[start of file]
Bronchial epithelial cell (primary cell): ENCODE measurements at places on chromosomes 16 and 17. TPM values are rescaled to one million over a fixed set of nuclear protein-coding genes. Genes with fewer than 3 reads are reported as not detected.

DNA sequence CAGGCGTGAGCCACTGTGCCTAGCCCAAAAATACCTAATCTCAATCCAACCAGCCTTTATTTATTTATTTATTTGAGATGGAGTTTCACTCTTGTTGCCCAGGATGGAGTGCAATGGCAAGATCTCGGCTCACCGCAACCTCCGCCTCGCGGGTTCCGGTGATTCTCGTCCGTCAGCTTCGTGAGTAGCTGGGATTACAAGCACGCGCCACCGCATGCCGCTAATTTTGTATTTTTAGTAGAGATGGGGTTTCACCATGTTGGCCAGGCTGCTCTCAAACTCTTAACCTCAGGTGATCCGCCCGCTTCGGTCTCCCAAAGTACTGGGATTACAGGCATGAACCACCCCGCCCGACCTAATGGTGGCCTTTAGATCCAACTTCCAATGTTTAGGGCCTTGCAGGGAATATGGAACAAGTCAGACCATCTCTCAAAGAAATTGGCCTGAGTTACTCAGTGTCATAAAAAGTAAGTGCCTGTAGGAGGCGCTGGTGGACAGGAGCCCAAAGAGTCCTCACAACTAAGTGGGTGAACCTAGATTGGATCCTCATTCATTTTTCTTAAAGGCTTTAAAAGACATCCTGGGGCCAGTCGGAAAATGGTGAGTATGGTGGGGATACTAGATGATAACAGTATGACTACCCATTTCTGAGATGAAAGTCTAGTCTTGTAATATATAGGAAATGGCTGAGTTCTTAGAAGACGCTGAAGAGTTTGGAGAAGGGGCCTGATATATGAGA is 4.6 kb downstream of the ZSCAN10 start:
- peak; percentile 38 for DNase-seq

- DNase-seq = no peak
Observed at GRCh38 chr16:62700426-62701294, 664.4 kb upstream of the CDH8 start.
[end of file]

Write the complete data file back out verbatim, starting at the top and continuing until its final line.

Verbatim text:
Bronchial epithelial cell (primary cell): ENCODE measurements at places on chromosomes 16 and 17. TPM values are rescaled to one million over a fixed set of nuclear protein-coding genes. Genes with fewer than 3 reads are reported as not detected.

DNA sequence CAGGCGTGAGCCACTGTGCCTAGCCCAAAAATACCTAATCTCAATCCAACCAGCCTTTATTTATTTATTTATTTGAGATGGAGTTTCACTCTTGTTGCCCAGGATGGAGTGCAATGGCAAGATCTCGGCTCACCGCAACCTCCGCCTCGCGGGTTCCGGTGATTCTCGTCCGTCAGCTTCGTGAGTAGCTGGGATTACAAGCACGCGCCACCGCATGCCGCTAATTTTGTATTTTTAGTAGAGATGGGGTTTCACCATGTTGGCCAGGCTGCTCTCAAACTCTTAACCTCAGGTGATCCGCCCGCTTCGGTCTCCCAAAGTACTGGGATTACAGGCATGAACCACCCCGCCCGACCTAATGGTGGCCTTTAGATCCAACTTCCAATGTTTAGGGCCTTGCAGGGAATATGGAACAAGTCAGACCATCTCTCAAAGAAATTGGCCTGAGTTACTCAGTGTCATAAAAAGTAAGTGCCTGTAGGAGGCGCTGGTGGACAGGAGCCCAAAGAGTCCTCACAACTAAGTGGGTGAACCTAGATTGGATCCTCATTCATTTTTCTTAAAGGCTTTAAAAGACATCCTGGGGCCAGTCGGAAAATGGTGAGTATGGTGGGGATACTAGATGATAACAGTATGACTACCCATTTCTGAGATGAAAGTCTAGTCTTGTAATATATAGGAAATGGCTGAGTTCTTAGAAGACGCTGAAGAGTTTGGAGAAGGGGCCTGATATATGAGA is 4.6 kb downstream of the ZSCAN10 start:
- peak; percentile 38 for DNase-seq

- DNase-seq = no peak
Observed at GRCh38 chr16:62700426-62701294, 664.4 kb upstream of the CDH8 start.